A new method for quantitatively joining compositional maps measured by a scanning X-ray analytical microscope (SXAM) to visualize a larger scale element distribution (i.e., a joined element map) is proposed, and applied to the analysis of a 25-cm-long sample across a reaction zone from high-grade metamorphic rock. The method involves the in situ measurement of a standard material during a sample scan, which enables correction of the different sensitivities of multiple maps. The appropriate background intensity correction, spectrum processing, and X-ray intensity correction proposed in this study enable the production of a semiquantitative element map at a decimeter scale with relatively high resolution (~ 0.1 mm). The one-dimensional quantitative transect across the reaction zone has high resolution as well as high precision (e.g., relative standard deviation of <2% for Fe). The transect shows both a sharp boundary controlled by phase stability (as well as a millimeter-scale gradual reaction boundary) and a decimeter-scale gradual compositional gradient simultaneously, and these features are difficult to identify using conventional methods (i.e., electron probe microanalyzer, X-ray fluorescence analysis, or SXAM with prior data processing). These compositional gradients, which range from submillimeter to decimeters in length, provide a key to understanding the formation mechanisms of rock and/or mineral reaction zones.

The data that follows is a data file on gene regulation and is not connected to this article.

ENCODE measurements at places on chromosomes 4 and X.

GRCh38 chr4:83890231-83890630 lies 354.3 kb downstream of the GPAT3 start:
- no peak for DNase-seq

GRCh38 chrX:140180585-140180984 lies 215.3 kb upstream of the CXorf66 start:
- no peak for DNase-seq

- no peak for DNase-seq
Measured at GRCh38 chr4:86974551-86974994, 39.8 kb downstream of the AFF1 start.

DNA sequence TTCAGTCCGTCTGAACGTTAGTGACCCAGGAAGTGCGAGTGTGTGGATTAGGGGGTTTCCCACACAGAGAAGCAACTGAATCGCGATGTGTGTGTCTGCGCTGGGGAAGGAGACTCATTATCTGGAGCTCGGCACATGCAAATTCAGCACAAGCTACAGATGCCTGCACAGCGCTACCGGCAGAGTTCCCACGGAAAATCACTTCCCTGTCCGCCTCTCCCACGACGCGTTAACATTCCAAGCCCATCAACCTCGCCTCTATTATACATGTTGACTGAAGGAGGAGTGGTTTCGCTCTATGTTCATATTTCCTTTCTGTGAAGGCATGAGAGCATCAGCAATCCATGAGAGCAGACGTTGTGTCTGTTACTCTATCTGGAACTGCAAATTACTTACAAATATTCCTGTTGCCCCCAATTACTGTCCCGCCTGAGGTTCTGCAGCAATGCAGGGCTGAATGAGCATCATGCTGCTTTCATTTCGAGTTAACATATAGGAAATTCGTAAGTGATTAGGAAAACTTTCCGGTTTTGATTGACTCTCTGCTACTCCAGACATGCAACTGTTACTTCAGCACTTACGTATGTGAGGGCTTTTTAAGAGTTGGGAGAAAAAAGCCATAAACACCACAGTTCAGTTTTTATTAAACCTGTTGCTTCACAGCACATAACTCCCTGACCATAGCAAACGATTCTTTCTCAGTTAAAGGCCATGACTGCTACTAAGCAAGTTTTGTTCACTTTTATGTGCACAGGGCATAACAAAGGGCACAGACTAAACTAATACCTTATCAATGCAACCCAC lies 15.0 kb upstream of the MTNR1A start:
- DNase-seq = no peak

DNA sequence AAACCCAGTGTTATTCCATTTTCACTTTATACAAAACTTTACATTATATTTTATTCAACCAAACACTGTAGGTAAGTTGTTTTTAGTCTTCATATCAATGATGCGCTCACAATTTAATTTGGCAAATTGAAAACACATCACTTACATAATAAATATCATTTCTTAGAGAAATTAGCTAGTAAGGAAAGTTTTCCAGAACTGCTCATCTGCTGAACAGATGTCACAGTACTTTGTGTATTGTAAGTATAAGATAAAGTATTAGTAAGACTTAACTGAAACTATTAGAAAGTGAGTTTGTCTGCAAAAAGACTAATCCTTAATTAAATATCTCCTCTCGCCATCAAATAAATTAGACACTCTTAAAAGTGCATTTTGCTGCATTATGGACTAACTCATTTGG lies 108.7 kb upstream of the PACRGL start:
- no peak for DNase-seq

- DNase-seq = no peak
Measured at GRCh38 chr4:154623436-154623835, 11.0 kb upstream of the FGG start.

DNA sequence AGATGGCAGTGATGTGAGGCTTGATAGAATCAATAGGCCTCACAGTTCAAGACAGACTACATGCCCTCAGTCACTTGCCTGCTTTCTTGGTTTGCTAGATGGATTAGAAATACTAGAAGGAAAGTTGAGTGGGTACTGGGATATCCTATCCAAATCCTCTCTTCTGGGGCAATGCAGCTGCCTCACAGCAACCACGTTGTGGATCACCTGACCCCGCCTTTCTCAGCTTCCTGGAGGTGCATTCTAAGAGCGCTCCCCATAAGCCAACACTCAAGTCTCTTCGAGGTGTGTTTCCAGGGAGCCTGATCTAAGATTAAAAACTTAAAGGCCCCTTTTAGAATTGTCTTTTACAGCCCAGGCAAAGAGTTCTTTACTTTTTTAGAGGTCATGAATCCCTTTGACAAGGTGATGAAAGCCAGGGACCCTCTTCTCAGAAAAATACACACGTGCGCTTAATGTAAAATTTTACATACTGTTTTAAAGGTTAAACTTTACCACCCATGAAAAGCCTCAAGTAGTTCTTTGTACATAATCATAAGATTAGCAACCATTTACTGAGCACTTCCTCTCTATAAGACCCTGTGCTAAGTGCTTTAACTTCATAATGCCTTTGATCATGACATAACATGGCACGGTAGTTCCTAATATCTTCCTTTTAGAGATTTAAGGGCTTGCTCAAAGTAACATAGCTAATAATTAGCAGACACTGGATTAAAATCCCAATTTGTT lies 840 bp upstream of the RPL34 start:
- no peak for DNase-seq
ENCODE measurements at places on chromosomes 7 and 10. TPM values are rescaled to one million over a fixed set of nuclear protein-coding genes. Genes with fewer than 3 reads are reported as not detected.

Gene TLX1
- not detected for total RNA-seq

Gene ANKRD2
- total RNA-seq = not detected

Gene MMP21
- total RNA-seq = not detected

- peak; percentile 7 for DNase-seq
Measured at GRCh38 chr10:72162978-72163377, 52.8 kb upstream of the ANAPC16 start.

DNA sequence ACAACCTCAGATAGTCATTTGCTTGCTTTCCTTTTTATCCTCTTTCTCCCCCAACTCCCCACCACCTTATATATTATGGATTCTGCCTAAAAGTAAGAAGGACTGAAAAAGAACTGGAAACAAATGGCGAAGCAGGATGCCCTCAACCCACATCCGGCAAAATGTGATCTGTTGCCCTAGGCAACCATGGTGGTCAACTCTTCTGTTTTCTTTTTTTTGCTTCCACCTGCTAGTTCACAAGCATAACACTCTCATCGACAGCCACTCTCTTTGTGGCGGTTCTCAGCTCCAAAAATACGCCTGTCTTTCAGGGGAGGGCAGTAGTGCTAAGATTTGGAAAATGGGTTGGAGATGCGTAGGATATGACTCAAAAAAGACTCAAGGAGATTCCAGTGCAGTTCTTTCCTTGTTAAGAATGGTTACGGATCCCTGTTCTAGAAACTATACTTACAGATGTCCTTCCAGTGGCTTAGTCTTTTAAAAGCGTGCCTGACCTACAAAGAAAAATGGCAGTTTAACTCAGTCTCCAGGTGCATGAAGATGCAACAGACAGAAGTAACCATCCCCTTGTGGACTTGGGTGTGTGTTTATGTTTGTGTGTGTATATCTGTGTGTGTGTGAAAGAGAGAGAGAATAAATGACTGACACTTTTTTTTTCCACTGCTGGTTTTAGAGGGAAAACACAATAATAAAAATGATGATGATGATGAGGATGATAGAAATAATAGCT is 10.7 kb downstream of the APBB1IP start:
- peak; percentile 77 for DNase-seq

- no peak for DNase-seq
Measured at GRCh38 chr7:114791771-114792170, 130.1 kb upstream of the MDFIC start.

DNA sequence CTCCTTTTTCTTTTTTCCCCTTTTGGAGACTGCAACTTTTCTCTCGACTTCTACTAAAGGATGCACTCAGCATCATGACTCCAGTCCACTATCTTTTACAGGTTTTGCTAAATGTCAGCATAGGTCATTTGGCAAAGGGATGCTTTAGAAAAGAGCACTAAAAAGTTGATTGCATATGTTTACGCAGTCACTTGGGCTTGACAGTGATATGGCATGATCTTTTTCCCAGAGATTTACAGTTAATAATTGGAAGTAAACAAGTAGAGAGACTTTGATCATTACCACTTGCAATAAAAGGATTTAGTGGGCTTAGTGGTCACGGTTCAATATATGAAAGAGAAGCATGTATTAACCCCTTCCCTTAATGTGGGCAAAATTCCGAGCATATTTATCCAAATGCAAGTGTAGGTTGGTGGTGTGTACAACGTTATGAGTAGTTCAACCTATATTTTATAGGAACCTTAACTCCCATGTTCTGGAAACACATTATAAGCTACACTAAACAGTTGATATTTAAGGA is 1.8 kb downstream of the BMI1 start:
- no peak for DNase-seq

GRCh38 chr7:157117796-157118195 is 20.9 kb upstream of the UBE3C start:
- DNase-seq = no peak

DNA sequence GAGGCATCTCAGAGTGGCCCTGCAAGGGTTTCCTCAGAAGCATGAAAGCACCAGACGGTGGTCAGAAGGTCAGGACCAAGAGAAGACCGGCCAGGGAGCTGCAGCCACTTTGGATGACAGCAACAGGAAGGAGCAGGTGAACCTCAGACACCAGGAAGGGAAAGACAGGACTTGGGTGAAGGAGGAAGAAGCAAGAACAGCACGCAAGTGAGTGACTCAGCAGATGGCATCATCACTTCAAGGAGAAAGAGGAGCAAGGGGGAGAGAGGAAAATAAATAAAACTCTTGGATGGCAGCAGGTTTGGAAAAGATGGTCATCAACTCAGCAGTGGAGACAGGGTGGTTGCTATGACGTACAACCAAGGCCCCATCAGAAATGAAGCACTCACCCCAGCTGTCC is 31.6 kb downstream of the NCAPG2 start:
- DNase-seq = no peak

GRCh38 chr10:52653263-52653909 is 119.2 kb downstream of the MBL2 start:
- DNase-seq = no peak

|Number of pages||8|
|Journal||Journal of Mineralogical and Petrological Sciences|
|Publication status||Published - 2014|
- Compositional map
- Reaction zone
- Scanning X-ray analytical microscope (SXAM)
- X-ray fluorescence microscopy (micro-XRF)